Djokovic grits his teeth against Fearnley at Wimbledon

The Balkan will face Popyrin in the third round

July 04, 2024

BEN STANSALL/AFP via Getty Images

By ATPTour.com/es Staff

Novak Djokovic continues to command palpable respect at the All England Club. On a circuit where the forces have been shared, with the Spaniard Carlos Alcaraz as the reigning champion and the Italian Jannik Sinner dressed as world No. 1, the Balkan native returns to one of his most powerful strongholds: the grass of Wimbledon. The seven-time champion, with his right knee protected after a meniscus operation, has made a committed start to the tournament, marking his territory with two complete matches.

The second seed redoubled his concentration to settle in London, defeating British wild card Jacob Fearnley 6-3, 6-4, 5-7, 7-5, a debutant in Grand Slam tournaments with few references for the Balkan favourite. With the precision of a surgeon, taking advantage of the first two break points generated in the first two sets, Djokovic did a clean job to make the difference in a balanced match. If the first impressions of the tournament are significant, Novak managed to underline one of his great virtues: turning the smallest gap into an irreparable wound.

On his first visit to Centre Court, however, Fearnley found hope in a match that looked like an impossible one. Although no one had ever won two sets against Djokovic at Wimbledon, a feat with only one Grand Slam precedent (Jurgen Melzer at Roland Garros 2010), the Briton opened up his range of shots to keep London in suspense. The debutant won a third set that was not for the faint of heart and was within a breath (3-2 15/40) of taking control in the fourth. Faced with danger, Djokovic pushed himself to the limit to get off the court unscathed.

“Jacob has made a great effort, he has played great,” Djokovic said. “I hadn’t had the chance to see him play until a couple of days ago. There is always an element of surprise and nothing to lose. I knew it would be tough to play him at Wimbledon. Most British players grow up on grass courts, on fast surfaces. They know how to play.”

“He served really well, it was difficult to break his serve. He made me work. I was a bit lucky not to be broken down in the fourth set. He could have won the match in three sets, but maybe the match deserved to go to a fifth because of the way he played in the fourth. I’m happy that didn’t happen.”

“I didn’t feel really comfortable in the third and fourth match. Sometimes you have tough days where you don’t feel the best,” Djokovic added. “Of course, it also depends on the opponents you have on the other side of the net. Jacob played at a great level today and made me sweat to get this win.”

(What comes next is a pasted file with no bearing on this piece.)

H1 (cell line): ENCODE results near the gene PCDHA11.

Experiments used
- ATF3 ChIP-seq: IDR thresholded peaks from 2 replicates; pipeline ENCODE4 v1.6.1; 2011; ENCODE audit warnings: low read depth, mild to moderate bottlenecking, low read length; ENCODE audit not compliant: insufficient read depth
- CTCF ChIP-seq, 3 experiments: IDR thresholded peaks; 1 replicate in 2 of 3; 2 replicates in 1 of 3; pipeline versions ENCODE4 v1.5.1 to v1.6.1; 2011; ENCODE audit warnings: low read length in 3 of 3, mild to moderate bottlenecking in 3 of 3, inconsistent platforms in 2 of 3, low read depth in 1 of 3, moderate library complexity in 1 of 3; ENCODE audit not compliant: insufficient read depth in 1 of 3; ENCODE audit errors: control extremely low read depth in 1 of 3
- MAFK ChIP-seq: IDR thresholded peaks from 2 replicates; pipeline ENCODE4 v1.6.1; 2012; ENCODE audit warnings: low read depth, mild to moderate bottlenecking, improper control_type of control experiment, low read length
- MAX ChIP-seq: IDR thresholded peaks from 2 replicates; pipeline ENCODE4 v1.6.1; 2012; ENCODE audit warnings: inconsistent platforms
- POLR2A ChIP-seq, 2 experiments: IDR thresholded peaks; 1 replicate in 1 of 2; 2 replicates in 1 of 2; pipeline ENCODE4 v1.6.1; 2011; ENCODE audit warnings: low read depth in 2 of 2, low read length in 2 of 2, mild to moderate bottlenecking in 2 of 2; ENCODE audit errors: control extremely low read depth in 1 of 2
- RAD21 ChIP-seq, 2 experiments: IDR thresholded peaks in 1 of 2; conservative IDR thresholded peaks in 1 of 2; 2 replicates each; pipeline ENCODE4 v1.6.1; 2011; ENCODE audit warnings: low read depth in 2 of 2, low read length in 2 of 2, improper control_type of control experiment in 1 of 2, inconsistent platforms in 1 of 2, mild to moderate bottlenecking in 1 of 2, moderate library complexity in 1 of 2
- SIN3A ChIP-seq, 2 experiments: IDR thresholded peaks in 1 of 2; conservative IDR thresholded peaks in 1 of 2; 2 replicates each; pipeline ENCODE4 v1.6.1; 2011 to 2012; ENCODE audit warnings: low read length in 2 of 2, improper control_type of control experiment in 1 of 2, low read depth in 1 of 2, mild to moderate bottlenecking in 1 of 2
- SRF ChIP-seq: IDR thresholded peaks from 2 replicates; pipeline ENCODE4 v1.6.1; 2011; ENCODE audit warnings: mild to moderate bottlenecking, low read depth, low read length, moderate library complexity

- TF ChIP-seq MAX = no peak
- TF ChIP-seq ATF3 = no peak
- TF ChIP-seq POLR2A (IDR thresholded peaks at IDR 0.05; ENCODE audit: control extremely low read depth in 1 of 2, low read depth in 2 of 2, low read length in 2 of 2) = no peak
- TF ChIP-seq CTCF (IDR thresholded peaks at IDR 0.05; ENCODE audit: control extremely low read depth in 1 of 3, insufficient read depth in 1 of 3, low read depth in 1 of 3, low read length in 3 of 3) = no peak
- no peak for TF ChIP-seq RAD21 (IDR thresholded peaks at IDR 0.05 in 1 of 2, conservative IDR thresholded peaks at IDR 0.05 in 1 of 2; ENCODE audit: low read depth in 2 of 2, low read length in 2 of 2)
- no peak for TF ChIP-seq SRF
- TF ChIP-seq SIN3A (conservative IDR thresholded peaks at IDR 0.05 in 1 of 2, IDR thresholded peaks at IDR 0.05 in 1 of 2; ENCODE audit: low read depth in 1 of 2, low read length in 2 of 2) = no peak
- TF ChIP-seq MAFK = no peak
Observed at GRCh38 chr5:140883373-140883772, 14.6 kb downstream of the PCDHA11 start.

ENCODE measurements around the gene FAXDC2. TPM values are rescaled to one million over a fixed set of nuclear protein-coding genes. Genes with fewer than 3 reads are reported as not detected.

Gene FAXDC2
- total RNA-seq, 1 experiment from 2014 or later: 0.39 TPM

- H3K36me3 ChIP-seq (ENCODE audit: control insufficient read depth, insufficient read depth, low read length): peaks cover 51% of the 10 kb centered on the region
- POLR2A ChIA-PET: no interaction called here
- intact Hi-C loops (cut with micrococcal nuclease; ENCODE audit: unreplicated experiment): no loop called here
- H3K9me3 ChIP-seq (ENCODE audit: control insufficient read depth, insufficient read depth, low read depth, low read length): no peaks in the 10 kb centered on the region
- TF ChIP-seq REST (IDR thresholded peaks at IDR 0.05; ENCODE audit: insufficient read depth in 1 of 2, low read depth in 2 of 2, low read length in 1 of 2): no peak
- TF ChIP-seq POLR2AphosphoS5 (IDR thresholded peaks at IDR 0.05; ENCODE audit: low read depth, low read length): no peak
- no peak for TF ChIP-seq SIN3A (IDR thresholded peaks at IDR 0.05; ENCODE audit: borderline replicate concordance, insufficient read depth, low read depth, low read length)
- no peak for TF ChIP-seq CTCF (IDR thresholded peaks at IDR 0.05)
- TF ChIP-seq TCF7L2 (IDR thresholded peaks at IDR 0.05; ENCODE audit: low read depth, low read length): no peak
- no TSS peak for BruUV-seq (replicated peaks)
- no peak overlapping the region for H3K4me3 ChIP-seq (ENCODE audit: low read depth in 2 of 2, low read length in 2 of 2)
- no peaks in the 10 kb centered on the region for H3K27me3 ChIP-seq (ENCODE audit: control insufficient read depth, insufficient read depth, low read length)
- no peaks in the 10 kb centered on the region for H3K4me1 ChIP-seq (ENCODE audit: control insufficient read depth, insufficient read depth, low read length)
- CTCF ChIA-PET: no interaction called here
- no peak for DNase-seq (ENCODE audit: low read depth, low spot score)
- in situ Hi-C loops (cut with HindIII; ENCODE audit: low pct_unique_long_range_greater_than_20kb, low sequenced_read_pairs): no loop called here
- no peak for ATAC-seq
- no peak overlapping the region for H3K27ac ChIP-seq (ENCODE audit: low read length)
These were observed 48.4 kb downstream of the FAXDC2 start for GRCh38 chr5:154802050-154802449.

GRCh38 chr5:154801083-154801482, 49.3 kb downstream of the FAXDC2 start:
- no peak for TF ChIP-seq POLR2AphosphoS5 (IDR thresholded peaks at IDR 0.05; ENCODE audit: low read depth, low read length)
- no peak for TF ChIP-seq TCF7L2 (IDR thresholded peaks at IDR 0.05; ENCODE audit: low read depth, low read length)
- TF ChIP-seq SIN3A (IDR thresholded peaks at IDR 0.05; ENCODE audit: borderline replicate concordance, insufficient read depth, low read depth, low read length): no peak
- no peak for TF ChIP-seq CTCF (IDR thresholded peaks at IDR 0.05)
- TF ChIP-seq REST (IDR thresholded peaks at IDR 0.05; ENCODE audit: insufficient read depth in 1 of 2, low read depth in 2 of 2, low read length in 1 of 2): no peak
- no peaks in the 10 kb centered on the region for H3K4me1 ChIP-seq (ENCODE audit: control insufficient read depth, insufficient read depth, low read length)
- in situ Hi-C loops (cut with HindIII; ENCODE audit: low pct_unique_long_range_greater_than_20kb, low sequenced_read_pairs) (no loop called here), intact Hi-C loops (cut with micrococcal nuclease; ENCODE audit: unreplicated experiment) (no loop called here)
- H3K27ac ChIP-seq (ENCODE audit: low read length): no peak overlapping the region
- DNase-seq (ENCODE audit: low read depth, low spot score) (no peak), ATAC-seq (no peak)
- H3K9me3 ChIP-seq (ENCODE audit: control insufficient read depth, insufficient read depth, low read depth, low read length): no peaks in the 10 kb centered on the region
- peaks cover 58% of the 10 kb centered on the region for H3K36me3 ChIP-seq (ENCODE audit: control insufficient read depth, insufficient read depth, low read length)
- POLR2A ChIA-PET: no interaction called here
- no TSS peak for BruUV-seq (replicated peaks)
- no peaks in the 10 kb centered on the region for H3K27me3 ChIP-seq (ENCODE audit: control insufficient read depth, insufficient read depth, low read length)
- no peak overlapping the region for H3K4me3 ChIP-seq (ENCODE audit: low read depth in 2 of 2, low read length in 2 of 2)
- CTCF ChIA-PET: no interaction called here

After honing his strokes with two visits to the Centre Court, Djokovic will look to start testing his level against powerful profiles. The Serbian will play the third round of Wimbledon against the Australian Alexei Popyrin, who added an electric victory by 3-6, 6-4, 4-6, 6-4, 6-3 against the Argentine Tomás Martín Etcheverry in four hours of match. Djokovic, who leads the historical ATP Head2Head 2-0 against the aussiewho already needed four sets to beat him at the Australian Open earlier this year.

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Novak is trying to find a solid level of play in one of the most challenging seasons of his sporting career. The Balkan native, with a 20-6 record this season, has arrived in London without having managed to lift a single trophy in 2024, away from the champion’s suit with which he has built his legend. This is an unprecedented circumstance in the last 18 years of his professional career.

Djokovic’s effort in London is also a battle against the passage of time, trying to maintain his relevance among a generation of youngsters already perched at the top. The former world No. 1 wants to become the oldest Wimbledon champion ever and extend the record (4) of majors risen once he turns 35. His victory on Thursday in the British capital keeps that door open for one of the greatest competitors of all time.

With that reality in mind, Djokovic continues to make strides in a Wimbledon for the ages. The Serbian is aiming to lift his eighth gold trophy at the All England Club and equal Roger Federer’s all-time record in the men’s singles. The Balkan native would also tie (Federer, Helen Willis-Moody) for second all-time British singles trophies on the women’s and men’s circuit, behind only nine-time champion Martina Navratilova.

Extending his exploits beyond the major Londoner Djokovic is looking to claim his 25th Grand Slam singles crown and hold the historic record for the most big ones between men and women.

Did you know…?
Novak Djokovic has won 32 of the 33 matches he has played during his career against local players in Grand Slam tournaments. Far from being intimidated by a crowd that was in favour of his rival, the Serbian has overcome the situation against a ‘home’ player and was only beaten by Andy Murray in the 2013 Wimbledon final.

Source: https://www.atptour.com/es/news/wimbledon-2024-djokovic-fearnley-r2

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